Stalked - By Allison Brennan


Present Day—New York City Dark cosmic humor was the only explanation as to why FBI Special Agent Suzanne Madeaux was investigating a murder at Citi Field instead of sitting on the first-base line with a beer. Proof that life wasn’t fair.

Suzanne stuffed her thick dark blond hair under her Mets cap and left her cool air-conditioned sedan for the early dawn New York summer. The weather didn’t bother her—she was born and raised in Louisiana, and New York had nothing on the South for humidity—but the noise from nearby LaGuardia grated on her nerves.

She looked up at the Citi Field stadium and sighed. She’d had a ticket to last night’s game and had to give it away because of work. Late to bed, early to rise, no time for her one vice—baseball and beer. Two vices. Now her team was on the road for nearly two weeks and she’d only be able to watch them on television. Sometimes, she hated her job.

She flashed her badge and was let under the crime scene tape. In addition to dragging her out of bed for a case outside of her jurisdiction, her boss had given her no information about why she had to get her ass out to a Queens homicide after working until two a.m. Murder didn’t usually fall under the purview of the FBI, and she had no active serial killer cases.

She’d thought taking the position of liaison with NYPD for multi-jurisdiction violent crimes would be a career boost, but the nominal pay increase didn’t come close to making up for her longer hours or the shit she had to deal with from some of the cops who didn’t like feds. She had the authority to take jurisdiction, run a case jointly, or keep it local. Considering she had tickets to the first Mets game when they returned—against the Red Sox—she definitely planned to let NYPD keep this case.

“Mad Dog!” a male voice called out.

Suzanne cringed at her nickname. She’d earned it years ago when she had a verbal battle with the media over a brutal murder, but she hated when cops used it. She turned to find the jerk in the crowd and give him the evil eye. She’d learned it from her Cajun grandmother and it worked wonders.

Instead, she said, “Shit.”

“Good to see you, Suzi.”

Detective Joe DeLucca. She should have known. Most of the cops didn’t dare call her Mad Dog anymore, but DeLucca was one of the few she couldn’t intimidate. Probably because not only did he know he was sexy, but also he was one of the best detectives on the force. If she was a mad dog, he was a hunting dog—never gave up the trail until he caught the bad guy.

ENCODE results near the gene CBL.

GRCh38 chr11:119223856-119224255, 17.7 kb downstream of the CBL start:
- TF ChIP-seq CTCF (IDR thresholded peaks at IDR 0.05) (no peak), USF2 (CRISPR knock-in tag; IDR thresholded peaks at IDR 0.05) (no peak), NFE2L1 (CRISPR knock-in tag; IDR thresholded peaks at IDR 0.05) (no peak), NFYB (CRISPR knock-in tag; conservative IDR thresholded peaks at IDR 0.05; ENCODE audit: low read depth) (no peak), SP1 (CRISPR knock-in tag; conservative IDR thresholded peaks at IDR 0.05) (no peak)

She stared at him. “You can call me Agent Madeaux, or you can call me Suzanne, but if you call me Suzi again, I’ll break your thumb.”

He grinned, all Italian, all cop. “Promise?” A lesser woman would have swooned. Suzanne kept the swooning in check. No use stroking his inflated ego.

DeLucca—one of her ex-boyfriends. Damn, her exes were adding up. Why was she surprised? Was she ever going to learn not to date cops?

Probably not. Cops were some of the few who understood her schedule, her drive, and, well, her. She never had to explain why she was late, never had to talk about her cases unless she wanted to, and never had to curb her language.

But there were certainly problems dating within her profession. Like running into ex-boyfriends at crime scenes.

“Did you call me out here to apologize for being an asshole or because you need the big guns?”

He winked. “Maybe I just wanted to see you again.”


“Hold up. Damn, you’re touchy today.”

“It’s seven in the morning and I haven’t had enough coffee. I’m at Citi Field, but not watching a game. And I was paged in bed, so I didn’t even get to run. No run, not enough coffee, makes me bitchy.”

Thing was, she still liked Joe DeLucca. But he was divorced with a psycho ex-wife and a son his ex used to keep Joe close to the nest. Suzanne couldn’t blame Joe for picking his kid over his girlfriend. She’d do the same thing, if she had a kid. Which as she was single, thirty-five, and had had no long-term relationship in years was fast becoming unlikely.

An airplane from LaGuardia took off, drowning out whatever Joe was saying. He waited, then repeated, “Tell me how your business card found its way into